High-altitude unmanned vehicles tasked with military intelligence gathering can fit inside a shoebox and cost just a few hundred yuan
High-altitude spy drones could help China dominate “near space” – a region of the Earth’s atmosphere that is at the heart of a modern-day space race.
Near space, which begins at about 20km above sea level, has until now been regarded a “death zone” for drones – thin air at this altitude makes it hard to generate lift, while extremely low temperatures mean electronic components like batteries are prone to fail.
However, a new type of Chinese-developed drone that is undergoing testing appears to have overcome such difficulties, marking a significant step towards China’s ambitions of exploiting near space for purposes of military intelligence.
Near space has long been seen as a promising frontier for intelligence services, but has remained relatively untapped because it is too high for most aeroplanes to operate, and too low for satellites.
The goal of scientists is to develop a durable near space vehicle capable of observing large areas for weeks, months or even years on end. Drones, which would cost just a fraction of what a satellite with comparable abilities would cost, are seen as one of the best ways of reaching that goal.
Until now, the Northrop Grumman RQ-4 Global Hawk, limited to an altitude of about 19km, has been the highest flying drone in use.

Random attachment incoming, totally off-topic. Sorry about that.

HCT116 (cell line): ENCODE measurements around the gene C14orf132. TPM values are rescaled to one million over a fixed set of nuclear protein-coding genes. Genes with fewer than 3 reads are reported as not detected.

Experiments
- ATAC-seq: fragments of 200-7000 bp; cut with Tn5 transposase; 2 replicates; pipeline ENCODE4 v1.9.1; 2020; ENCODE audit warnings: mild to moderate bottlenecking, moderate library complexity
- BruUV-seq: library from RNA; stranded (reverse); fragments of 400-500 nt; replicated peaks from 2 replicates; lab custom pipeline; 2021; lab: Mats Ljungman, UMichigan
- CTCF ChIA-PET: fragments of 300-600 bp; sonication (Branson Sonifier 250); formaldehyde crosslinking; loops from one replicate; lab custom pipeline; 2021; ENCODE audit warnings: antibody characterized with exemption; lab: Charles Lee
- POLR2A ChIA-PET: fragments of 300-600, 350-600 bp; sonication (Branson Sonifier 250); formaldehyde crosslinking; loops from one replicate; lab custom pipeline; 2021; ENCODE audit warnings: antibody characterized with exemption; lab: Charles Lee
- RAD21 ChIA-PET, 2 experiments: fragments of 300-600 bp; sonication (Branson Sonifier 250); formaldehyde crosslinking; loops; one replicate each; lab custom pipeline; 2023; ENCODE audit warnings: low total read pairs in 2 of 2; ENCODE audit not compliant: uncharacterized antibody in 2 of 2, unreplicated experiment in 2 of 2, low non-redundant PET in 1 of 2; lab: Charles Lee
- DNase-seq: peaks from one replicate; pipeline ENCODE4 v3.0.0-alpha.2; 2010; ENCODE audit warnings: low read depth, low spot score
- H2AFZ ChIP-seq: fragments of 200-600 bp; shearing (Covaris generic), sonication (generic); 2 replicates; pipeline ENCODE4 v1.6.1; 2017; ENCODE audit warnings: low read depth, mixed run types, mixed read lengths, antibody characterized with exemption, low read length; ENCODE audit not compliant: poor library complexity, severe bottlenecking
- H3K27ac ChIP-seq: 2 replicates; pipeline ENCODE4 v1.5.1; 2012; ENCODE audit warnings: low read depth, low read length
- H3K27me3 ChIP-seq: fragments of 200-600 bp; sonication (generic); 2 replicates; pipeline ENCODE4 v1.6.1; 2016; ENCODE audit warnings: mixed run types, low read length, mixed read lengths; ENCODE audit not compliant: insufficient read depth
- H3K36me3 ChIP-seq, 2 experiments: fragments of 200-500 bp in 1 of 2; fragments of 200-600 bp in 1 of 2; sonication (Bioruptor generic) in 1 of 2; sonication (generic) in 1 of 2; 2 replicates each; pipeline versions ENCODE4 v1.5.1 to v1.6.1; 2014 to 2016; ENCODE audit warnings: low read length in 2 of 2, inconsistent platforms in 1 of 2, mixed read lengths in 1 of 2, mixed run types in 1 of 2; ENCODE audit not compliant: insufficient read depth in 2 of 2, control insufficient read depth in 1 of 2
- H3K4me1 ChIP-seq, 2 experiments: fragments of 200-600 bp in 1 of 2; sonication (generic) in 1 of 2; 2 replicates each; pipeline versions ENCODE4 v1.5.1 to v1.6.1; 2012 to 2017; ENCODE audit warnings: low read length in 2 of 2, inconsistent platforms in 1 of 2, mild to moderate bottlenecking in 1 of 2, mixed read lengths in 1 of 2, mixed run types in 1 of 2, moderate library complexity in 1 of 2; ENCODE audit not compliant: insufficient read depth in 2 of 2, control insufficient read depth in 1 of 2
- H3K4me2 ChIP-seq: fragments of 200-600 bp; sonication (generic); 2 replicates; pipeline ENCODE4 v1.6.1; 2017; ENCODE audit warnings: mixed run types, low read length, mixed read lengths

But last month, a research facility in Inner Mongolia successfully tested an experimental drone at an altitude of 25km.
The test involved two experimental unmanned aerial vehicles being sent up on a high pressure balloon before being deployed at different altitudes. The second drone was deployed at an altitude of 9km.
Each of the drones, which are about the size of a bat, was launched using an electromagnetic pulse that accelerated them from zero to 100km/h within a space about the length of an arm.
“It shot out like a bullet,” said Yang Yanchu, lead scientist of the project with the Academy of Optoelectronics at the Chinese Academy of Sciences in Beijing.
The drones then glided towards their targets more than 100km away, adjusting course and altitude in flight without human intervention. On-board sensors beamed data back to a ground station.
Significantly, throughout their flights, the drones barely left traces on radar due to their small size.
“The goal of our research is to launch hundreds of these drones in one shot, like letting loose a bee or ant colony,” Professor Yang said.
At present, low-flying drone squadrons are vulnerable to dense anti-air fire, while current higher altitude models, such as the MQ-9 Reaper and China’s Caihong 5 series – that are still limited to altitudes of about 10km – each cost millions of US dollars.
The near space drones being developed by Yang’s team, on the other hand, are projected to cost as little as a few hundred yuan.
The drones are small enough to fit in a shoebox and weigh about the same as a soccer ball. They are made with composite materials and are designed to withstand the forces involved in electromagnetic launches.
The wings and body are blended into one flat, tailless fuselage to produce sufficient lift in the thin air. The sensors include a terrain mapping device and electromagnetic signal detector to locate military presence or activities.
In June, China Aerospace Science and Technology Corporation flew a large, solar-powered drone at an altitude of 20,000 metres for 15 hours.
The Caihong T4 aircraft, with a wing span of more than 45 metres, could be equipped with radar and communications equipment to provide early warning for Chinese military aircraft, according to state media reports.
Full article: China tests new spy drones in near space ‘death zone’ (South China Morning Post)